Thus, we do not have an adequate basis for judging the validity of their recommendations. Is one of the keys to "push" the intelligence community more, as the commission recommends, or was it too much pushing by the White House that caused the problem? We cannot say. The report may have some useful findings and recommendations, but until we get the whole truth we cannot have confidence in many of the changes now being implemented.

The truth is out there. And we can handle it.


09 June 2003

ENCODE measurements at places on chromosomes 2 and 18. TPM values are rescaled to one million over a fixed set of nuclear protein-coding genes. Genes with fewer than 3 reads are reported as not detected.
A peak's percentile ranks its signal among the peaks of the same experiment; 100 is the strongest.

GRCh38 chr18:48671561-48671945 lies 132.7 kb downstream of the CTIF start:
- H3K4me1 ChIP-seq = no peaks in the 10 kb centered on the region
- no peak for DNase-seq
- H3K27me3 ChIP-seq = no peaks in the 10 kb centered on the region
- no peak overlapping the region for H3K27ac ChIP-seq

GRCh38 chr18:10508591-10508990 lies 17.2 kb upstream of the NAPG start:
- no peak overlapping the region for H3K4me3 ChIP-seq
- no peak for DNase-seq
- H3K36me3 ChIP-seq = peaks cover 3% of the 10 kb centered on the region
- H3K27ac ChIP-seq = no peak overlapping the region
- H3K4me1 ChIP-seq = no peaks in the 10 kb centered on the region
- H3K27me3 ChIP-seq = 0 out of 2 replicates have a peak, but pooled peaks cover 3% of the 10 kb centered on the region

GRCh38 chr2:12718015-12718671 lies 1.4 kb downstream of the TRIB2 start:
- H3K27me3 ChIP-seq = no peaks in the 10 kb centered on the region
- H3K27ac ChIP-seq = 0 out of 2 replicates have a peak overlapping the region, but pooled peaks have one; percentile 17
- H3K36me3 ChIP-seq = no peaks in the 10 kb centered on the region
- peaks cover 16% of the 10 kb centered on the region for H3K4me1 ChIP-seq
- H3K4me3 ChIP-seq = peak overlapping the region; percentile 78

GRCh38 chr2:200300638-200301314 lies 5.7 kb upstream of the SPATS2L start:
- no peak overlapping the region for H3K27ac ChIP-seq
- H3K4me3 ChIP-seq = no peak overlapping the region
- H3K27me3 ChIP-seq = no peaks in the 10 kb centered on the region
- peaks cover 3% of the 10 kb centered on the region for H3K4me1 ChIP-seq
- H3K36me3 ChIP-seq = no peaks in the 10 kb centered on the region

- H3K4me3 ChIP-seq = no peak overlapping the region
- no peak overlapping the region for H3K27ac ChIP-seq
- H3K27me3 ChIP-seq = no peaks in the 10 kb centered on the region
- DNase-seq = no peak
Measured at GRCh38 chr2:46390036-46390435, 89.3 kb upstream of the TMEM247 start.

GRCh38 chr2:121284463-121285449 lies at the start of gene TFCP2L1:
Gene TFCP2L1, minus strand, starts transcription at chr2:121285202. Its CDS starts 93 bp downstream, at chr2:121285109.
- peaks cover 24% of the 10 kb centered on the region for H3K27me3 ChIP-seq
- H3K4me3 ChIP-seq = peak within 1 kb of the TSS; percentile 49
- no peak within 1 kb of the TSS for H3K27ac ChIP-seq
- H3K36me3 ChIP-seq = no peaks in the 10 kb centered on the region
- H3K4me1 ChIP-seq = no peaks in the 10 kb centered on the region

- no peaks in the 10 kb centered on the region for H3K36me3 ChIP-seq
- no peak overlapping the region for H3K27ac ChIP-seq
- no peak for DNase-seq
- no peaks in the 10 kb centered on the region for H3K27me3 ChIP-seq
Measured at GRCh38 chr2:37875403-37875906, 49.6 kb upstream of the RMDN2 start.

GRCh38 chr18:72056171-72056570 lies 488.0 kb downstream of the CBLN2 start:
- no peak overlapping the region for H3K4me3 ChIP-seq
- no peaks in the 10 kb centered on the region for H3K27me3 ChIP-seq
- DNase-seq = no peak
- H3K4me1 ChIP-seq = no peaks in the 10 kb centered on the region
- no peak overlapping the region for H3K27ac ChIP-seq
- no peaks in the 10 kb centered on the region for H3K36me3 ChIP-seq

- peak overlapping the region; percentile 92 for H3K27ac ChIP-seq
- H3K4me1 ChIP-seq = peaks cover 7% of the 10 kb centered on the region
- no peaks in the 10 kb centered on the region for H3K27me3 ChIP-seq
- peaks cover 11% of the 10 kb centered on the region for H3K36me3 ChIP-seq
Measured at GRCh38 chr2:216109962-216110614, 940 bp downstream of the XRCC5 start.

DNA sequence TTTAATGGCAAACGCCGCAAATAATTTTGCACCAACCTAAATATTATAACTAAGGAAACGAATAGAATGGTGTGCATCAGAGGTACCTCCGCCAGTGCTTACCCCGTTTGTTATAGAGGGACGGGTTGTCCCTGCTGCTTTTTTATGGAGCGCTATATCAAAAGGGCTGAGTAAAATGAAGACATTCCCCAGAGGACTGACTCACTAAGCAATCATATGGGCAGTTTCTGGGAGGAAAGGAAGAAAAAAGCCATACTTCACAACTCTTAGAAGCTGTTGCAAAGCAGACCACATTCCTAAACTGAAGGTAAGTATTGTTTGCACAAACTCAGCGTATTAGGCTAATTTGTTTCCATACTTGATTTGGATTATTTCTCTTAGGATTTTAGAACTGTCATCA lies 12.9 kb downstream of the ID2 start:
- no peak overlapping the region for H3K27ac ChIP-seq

Defense Agency Issues Excerpt on Iraqi Chemical Warfare Program (DIA director Jacoby clarifies press reports on agency assessment) (1290)   The Defense Department released on June 7 an unclassified excerpt of an earlier Defense Intelligence Agency (DIA) study on Iraq's chemical warfare (CW) program in which it stated that there is "no reliable information on whether Iraq is producing and stockpiling chemical weapons, or where Iraq has -- or will -- establish its chemical warfare agent production facilities."   But the excerpt, drawn from a classified DIA study published in September 2002, also Stated that "Iraq will develop various elements of its chemical industry to achieve self-sufficiency in producing the chemical precursors required for CW agent production." The full excerpt is based on the DIA's analysis titled: "Iraq -- Key WMD Facilities -- An Operational Support Study."   The official unclassified excerpt was leaked to the media on June 6. Navy Admiral Lowell Jacoby, director of the Defense Intelligence Agency (DIA), stepped forward the same day to clarify his agency's 2002 assessment of Iraqi weapons of mass destruction, saying "DIA joined in the intelligence community assessment ... that they had a weapons of mass destruction program in place."   Jacoby made his remarks during a media availability on Capitol Hill at the invitation of Senate Armed Services Committee (SASC) Chairman John Warner (Republican, Virginia) following a closed hearing on the missions of the 75th Exploitation Task Force and the Iraq Survey Group -- both of which are involved in the search for information relating to Iraq's WMD. Warner said Jacoby's clarification -- first made during the closed committee session -- had interest to the public at large.   Jacoby was responding to questions raised after the June 6 press reports suggesting that in the lead-up to policy decisions about Iraqi weapons capabilities, the DIA found there was no reliable information that Iraq was producing and stockpiling chemical weapons. The DIA director said the quote appearing in media reporting was actually a single sentence lifted out of a much longer planning document.   "It talks about the fact that at the time, in September 2002, we could not specifically pin down individual facilities operating as part of the weapons of mass destruction programs, specifically, the chemical warfare portion," he said, according to an unofficial transcript of the exchange with reporters. "It is not, in any way, intended to portray the fact that we had doubts that such a program existed ... was active, or ... was part of the Iraqi WMD infrastructure" Jacoby added.   "We did not have doubts about the existence of the program," the director said. As of September 2002, he continued, "we could not reliably pin down, for somebody who was doing contingency planning, specific facilities, locations or production that was underway at a specific location at that point in time."   Asked if additional information surfaced about Iraq after September, Jacoby said: "there was (a) continuing flow of information coming in to us for analysis and assessment during that whole period."   Prior to Jacoby's clarification, media reporting about the DIA study fueled a brewing controversy by suggesting that elements of the Bush administration may have shaded or exaggerated existing intelligence about Iraq's WMD programs to gain support for the war in 2003.   Warner urged people to trust the administration "as we go forward to search out" answers about Iraq's WMD capabilities. "I would hope we would have the opportunity to have public hearings to dispel whatever doubts remain," he said.   Warner went on to emphasize that committee members will draw their conclusions about the reliability of the intelligence "only after a very careful and methodical review of material, evidence of all types, and testimony from a wide range of individuals.   Defense Secretary Donald Rumsfeld and Joint Chiefs of Staff Chairman General Richard Myers made remarks to reporters on June 5 during a media stakeout following a meeting with House Intelligence Committee members. Rumsfeld endorsed existing intelligence about Iraq and said that he believes "that the presentation (to the United Nations) made by Secretary Powell (February 5) was accurate and will be proved to be accurate."   Following is the unclassified excerpt of the 2002 DIA study:   (begin excerpt)   A substantial amount of Iraq's chemical warfare agents, precursors, munitions, and production equipment were destroyed between 1991 and 1998 as a result of Operation Desert Storm and UNSCOM (United Nations Special Commission) actions. Nevertheless, we believe Iraq retained production equipment, expertise and chemical precursors and can reconstitute a chemical warfare program in the absence of an international inspection regime. Iraq's successful use of chemical weapons in the past against Iranian troops and Kurdish civilians increases the likelihood of a chemical warfare reconstitution. Iraq has not signed the Chemical Weapons Convention (CWC).   There is no reliable information on whether Iraq is producing and stockpiling chemical weapons, or where Iraq has -- or will -- establish its chemical warfare agent production facilities. Unusual munitions transfer activity in mid-2002 suggests that Iraq is distributing CW munitions in preparation for an anticipated U.S. attack. Iraq retains all the chemicals and equipment to produce the blister agent mustard but its ability for sustained production of G-series nerve agents and VX is constrained by its stockpile of key chemical precursors and by the destruction of all known CW production facilities during Operation Desert Storm and during subsequent UNSCOM inspections. In the absence of external aid, Iraq will likely experience difficulties in producing nerve agents at the rate executed before Operation Desert Storm.